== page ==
What is the Digital Divide?

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Most people think of the “digital divide” as the gap between those who are able to benefit from computers and Internet resources and those who cannot. It is not just about the inability to access technology. It is also involves the lack of training necessary to use it effectively. It’s true, even here in the Kansas City area there are thousands of people who could greatly benefit from online resources but lack access to a high speed connection to the Internet and the equipment needed to access it.

According to the Pew Internet & American Life Project, only fifty-four percent of adults living with a disability use the Internet, compared with 81% of adults who are not disabled. Although many disabled people have no trouble using the Internet, a large percentage of them are not able to access it in their homes.1 Their research also notes that only 42% of adults over 65 access the Internet. Additionally, just 63% of people with annual incomes under $30,000 are online compared to nearly 90% of those with incomes over $50,000.

There is an even greater need outside of the US, especially in developing countries where less than 1 in every 1,000 people have access to a computer. That compares to nearly 600 in every 1,000 in the developed world. 3

All this shows that we still have a significant portion of the population who are unable to use the Internet for such activities as connecting with loved ones, job searches, accessing information on housing and social services, online learning opportunities and finding important health information.

With current wireless technology and lots of useable recycled PC equipment, there are ways to close this gap significantly if these resources were allocated properly. So, there is a need for advocacy so everyone in our society can enjoy the benefits of connecting in the digital age.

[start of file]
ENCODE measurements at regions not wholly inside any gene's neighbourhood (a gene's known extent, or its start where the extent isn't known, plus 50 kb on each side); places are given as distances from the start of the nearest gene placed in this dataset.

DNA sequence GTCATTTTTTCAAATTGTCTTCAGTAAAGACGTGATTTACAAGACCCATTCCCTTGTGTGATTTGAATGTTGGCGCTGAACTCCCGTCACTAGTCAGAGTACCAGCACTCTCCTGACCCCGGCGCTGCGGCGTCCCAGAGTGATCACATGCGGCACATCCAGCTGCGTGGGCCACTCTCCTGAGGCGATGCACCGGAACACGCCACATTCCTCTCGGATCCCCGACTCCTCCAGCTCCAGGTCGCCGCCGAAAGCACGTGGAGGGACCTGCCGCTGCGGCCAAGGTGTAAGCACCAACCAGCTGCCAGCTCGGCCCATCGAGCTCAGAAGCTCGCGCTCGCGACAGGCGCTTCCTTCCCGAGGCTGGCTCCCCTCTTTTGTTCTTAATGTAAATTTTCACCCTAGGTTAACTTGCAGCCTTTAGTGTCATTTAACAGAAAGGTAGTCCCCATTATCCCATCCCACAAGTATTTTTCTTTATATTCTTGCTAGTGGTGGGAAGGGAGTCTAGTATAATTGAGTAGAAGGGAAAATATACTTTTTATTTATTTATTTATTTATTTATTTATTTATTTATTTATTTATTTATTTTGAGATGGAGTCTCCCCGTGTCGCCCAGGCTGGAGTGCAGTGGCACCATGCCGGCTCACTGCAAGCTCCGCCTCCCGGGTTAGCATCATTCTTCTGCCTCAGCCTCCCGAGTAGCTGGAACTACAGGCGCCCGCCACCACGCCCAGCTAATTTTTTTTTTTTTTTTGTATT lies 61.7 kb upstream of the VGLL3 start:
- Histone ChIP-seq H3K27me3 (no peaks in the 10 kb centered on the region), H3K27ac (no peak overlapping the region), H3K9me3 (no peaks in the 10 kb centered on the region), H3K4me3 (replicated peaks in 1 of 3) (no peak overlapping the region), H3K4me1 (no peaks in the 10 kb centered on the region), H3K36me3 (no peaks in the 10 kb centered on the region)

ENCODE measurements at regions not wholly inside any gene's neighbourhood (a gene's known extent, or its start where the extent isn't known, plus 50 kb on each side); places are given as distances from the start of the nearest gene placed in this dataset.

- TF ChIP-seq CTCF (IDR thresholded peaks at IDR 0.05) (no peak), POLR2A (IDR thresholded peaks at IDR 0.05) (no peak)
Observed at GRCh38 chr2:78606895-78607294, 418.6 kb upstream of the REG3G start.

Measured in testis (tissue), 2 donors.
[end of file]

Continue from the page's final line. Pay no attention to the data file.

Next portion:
There is a second aspect to the Digital Divide. It is the gap between available technology and the use of these resources by nonprofit organizations. As a 2005 article states, “While today they typically have computers, Internet access, email and basic software applications, experts said, nonprofits still often lack the training and leadership to use that technology effectively, and are finding it tough to secure funding to pay for technology as an ongoing cost of doing business.” 4

While corporate America is developing and using new technology at a dizzying pace, some estimate that nonprofit organizations are five years or more behind in being able to make effective use of what is currently available. Even when the cost of broadband Internet access and PC equipment is falling, there is still a great need for training for end users at nonprofit organizations.

A case in point is the whole social networking phenomenon. Nonprofit organizations now have the opportunity to get closer than ever to their supporters and the people they serve. Yet, few not-for-profit organizations have made use of this resource to raise funds and better serve their constituents.

It is time for those of us who are tech savvy to use our time and talents to close this gap! Now, Google is bringing a ultra high-speed fiber network to the Kansas City area. Those of us who have lived in the digital world for awhile need to ensure that community groups and nonprofits have a place at the table as planning and implementation of this new network moves forward. And, once it is up and running, we need to help them learn how to use it to accomplish their missions.

This is exactly what we hoping to accomplish through  Connecting for Good, a nonprofit organization established in 2011. We’re working to make sure everyone benefits from Google’s new ultrahigh speed gigabit fiber network — regardless of their income.. If you share our passion, be sure to subscribe to this site. We are also looking for volunteers, blogger and board members to get involved with us. To get more involved, use our  contact form  to get in touch with us!

For more information on our local situation, see  Google Fiber‘s Digital Divide study  Kansas City’s Digital Divide  released on June 22, 2012.

Sources:

1 Techology on MSNBC.com
2 Who’s Online: Internet User Demographics, Pew Research Center’s Internet & American Life Project
3 Bridge the Digital Divide web site
4 Despite Years of Discussion, There’s Still a Digital Divide, The NonProfitTimes , Nov. 1, 2005

 

To learn more about my efforts to bridge the Digital Divide in Kansas City, visit Connecting for Good.

Michael Liimatta’s Spiritual Journey

I grew up in an alcoholic family. Both my father and my mother came from alcoholic homes, too. Because I grew up in such a very chaotic home, I was running the streets from an early age.